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They are neighbors, partners in trade and nuclear powers united in opposition to the United States. But Russia's invasion of Ukraine could become a problem for Beijing.
China's parliamentary body, the National People's Congress, was in session in Beijing last week. When the country's Premier Li Keqiang eventually met with media last Friday after the session, journalists asked how Chinese officials were feeling about the Russian invasion of Ukraine.
"On Ukraine, indeed the current situation there is grave, and China is deeply concerned and grieved," the senior politician said. "The pressing task now is preventing tensions from escalating or even getting out of control."
However he did not criticize the actual Russian invasion and also said that China's relations with Russia were "rock solid." Li also complained about the international sanctions against Russia, saying they could hurt the world economy.
China and Russia share a border more than 4,000 kilometers (circa 2,485 miles) long. Their economies complement one another, with energy and raw materials going into China, and industrial products moving from China to Russia. Both are ruled by authoritarian regimes that take pride in their tales of historical greatness. And both countries are united in their rivalry with the US.
"For China, geopolitics is crucial when it comes to its relations with Russia," explained Maximilian Mayer, a junior professor of international relations at the University of Bonn in western Germany.
In fact, that is what is at the heart of the two countries' partnership, Mayer told DW. It is "a form of strategic cooperation that seeks to push against what Moscow and Beijing see as American hegemony, and to push for the formation of another, oppositional pole in a multi-polar world order," Mayer said.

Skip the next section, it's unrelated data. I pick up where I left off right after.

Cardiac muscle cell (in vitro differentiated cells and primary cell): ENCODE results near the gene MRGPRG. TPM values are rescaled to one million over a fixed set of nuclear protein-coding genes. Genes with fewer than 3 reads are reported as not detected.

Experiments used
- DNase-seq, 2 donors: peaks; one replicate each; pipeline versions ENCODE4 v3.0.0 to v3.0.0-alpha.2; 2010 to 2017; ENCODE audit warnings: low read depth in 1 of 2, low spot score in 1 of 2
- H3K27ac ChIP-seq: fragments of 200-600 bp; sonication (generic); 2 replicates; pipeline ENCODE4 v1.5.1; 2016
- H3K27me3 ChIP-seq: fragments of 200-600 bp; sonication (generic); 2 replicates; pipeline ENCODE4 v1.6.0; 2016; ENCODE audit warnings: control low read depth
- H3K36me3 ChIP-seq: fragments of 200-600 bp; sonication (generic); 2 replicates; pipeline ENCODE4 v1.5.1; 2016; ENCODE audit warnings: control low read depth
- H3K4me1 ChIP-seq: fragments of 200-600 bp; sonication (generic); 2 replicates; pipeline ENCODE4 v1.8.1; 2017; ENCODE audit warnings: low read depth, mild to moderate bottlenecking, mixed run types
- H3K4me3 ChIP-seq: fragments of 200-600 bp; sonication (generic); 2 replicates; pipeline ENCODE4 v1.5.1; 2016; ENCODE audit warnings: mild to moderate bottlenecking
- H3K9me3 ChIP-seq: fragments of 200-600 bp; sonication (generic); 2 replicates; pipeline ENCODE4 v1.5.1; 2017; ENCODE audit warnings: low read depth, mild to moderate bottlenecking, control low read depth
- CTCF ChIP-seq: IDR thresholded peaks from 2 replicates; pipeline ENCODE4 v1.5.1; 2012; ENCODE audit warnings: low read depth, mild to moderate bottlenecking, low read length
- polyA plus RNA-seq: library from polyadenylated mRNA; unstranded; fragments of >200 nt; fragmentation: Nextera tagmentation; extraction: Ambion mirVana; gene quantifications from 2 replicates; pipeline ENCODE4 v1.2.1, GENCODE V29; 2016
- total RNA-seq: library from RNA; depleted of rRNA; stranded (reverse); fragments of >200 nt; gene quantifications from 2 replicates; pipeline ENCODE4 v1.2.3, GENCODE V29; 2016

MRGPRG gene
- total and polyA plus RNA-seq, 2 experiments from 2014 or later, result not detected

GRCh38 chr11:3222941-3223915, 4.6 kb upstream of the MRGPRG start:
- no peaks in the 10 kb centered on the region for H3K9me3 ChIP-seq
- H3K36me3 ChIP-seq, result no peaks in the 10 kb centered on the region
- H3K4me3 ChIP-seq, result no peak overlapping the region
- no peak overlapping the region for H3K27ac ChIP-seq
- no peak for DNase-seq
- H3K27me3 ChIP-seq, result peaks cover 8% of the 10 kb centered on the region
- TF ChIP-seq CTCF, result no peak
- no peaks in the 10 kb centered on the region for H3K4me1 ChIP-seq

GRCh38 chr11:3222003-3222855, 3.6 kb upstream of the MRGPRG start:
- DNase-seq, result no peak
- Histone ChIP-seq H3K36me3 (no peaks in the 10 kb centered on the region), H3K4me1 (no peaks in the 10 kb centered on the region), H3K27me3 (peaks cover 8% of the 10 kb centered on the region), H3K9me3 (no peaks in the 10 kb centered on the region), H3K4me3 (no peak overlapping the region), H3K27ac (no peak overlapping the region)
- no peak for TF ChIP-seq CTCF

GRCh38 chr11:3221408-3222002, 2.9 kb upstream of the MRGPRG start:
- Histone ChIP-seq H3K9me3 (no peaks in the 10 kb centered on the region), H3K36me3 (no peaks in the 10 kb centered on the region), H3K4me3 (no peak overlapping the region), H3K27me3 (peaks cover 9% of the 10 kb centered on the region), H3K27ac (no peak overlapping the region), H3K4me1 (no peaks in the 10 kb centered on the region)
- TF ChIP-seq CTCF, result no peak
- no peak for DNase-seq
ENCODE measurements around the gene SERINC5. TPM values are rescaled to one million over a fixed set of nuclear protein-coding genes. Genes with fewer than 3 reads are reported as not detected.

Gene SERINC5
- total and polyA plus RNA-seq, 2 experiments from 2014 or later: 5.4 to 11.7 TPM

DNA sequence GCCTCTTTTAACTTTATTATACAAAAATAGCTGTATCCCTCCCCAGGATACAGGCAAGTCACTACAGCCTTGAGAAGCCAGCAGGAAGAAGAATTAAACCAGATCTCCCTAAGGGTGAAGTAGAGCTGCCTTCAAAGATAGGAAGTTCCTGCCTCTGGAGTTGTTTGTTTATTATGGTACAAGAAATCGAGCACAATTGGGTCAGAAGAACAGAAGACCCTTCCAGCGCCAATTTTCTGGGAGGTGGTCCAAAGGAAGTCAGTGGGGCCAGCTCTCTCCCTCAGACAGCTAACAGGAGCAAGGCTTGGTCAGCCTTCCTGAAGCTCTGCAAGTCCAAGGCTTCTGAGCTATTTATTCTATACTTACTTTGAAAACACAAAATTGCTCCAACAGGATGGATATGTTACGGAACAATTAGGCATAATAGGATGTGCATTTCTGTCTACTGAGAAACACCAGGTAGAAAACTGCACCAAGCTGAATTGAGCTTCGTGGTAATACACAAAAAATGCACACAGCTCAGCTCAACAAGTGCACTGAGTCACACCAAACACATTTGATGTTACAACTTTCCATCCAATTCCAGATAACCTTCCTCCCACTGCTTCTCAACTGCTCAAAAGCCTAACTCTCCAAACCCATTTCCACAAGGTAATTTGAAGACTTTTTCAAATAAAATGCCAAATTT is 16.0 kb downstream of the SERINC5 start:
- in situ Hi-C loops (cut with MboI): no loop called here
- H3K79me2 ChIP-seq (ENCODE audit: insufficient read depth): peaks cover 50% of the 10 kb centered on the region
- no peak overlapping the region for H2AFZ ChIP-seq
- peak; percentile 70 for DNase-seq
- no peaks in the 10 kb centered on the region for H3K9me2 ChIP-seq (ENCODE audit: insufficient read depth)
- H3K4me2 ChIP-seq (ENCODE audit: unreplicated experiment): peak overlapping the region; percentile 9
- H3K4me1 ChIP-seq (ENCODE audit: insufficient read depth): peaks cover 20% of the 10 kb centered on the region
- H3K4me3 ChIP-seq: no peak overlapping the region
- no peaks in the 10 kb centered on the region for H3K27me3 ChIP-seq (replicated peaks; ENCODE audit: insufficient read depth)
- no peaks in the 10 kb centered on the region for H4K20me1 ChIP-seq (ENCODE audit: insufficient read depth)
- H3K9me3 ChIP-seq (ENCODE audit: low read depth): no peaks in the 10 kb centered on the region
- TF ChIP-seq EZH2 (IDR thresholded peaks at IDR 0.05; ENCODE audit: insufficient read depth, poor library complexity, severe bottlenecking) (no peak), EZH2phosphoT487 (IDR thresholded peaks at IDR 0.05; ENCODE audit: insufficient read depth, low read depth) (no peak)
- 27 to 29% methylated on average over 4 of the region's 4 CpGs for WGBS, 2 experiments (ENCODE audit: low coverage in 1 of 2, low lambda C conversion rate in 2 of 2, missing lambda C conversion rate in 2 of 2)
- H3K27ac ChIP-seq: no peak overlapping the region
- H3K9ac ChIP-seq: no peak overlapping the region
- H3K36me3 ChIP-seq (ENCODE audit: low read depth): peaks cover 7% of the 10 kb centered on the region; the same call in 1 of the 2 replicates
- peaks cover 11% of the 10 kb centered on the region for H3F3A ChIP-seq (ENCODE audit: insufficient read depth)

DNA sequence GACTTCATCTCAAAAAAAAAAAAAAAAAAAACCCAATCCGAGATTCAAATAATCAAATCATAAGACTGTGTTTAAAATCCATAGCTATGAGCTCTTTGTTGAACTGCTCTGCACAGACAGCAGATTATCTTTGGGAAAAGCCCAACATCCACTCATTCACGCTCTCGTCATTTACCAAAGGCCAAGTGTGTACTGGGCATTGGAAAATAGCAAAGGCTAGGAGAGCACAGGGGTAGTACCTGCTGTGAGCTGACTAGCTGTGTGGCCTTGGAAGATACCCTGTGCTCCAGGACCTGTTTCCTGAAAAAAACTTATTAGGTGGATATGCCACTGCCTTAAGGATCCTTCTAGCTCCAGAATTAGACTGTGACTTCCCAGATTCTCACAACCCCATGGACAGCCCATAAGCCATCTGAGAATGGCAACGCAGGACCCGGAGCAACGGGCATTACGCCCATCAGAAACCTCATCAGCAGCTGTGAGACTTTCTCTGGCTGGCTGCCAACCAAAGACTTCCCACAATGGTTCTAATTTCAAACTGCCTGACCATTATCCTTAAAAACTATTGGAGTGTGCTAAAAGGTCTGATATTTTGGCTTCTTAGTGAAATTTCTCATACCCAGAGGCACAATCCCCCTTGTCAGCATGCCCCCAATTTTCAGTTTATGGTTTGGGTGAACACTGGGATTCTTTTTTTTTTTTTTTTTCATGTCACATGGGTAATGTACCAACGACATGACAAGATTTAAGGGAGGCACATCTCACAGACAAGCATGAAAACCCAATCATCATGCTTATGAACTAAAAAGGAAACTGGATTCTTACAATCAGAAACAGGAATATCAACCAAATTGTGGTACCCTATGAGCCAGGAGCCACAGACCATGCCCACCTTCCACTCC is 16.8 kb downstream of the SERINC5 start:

This "strategic cooperation" was outlined in a joint statement from both nations, issued on February 4 of this year. It spoke of a friendship with "no limits."
The statement was published three weeks before Russia's invasion of Ukraine, after Russian President Vladimir Putin and Chinese President Xi Jinping used the opening ceremony of the winter Olympics in China to demonstrate unity. In the statement, China supported Russian demands that Ukraine should not be admitted to the military NATO alliance.
The two countries were also critical of the "AUKUS" alliance — between Australia, the United Kingdom and the US — saying it was counterproductive to security policy. They also called upon NATO to abandon its "Cold War" approach. The two countries said they sought a different world order.
The Chinese-Russian joint statement also talked about universal values, human rights, peace, equality and justice.
Beijing is engaged in a tricky balancing act. On one hand, China is emphasizing the territorial integrity of all states, as it usually does. On the other, it says that Russia's legitimate security concerns about NATO expanding eastwards are "legitimate."
And if that weren't clear enough, then China's abstention from a vote in the United Nations General Assembly on a resolution condemning Russia's invasion of Ukraine demonstrated what was happening: Beijing is on Russia's side.
This decision reflects how China's political elites see themselves. Mayer explains that, to them, China is also a "normative power" with its own values. These values may be different from those of the West, but they form the basis of Chinese global coordination and diplomacy.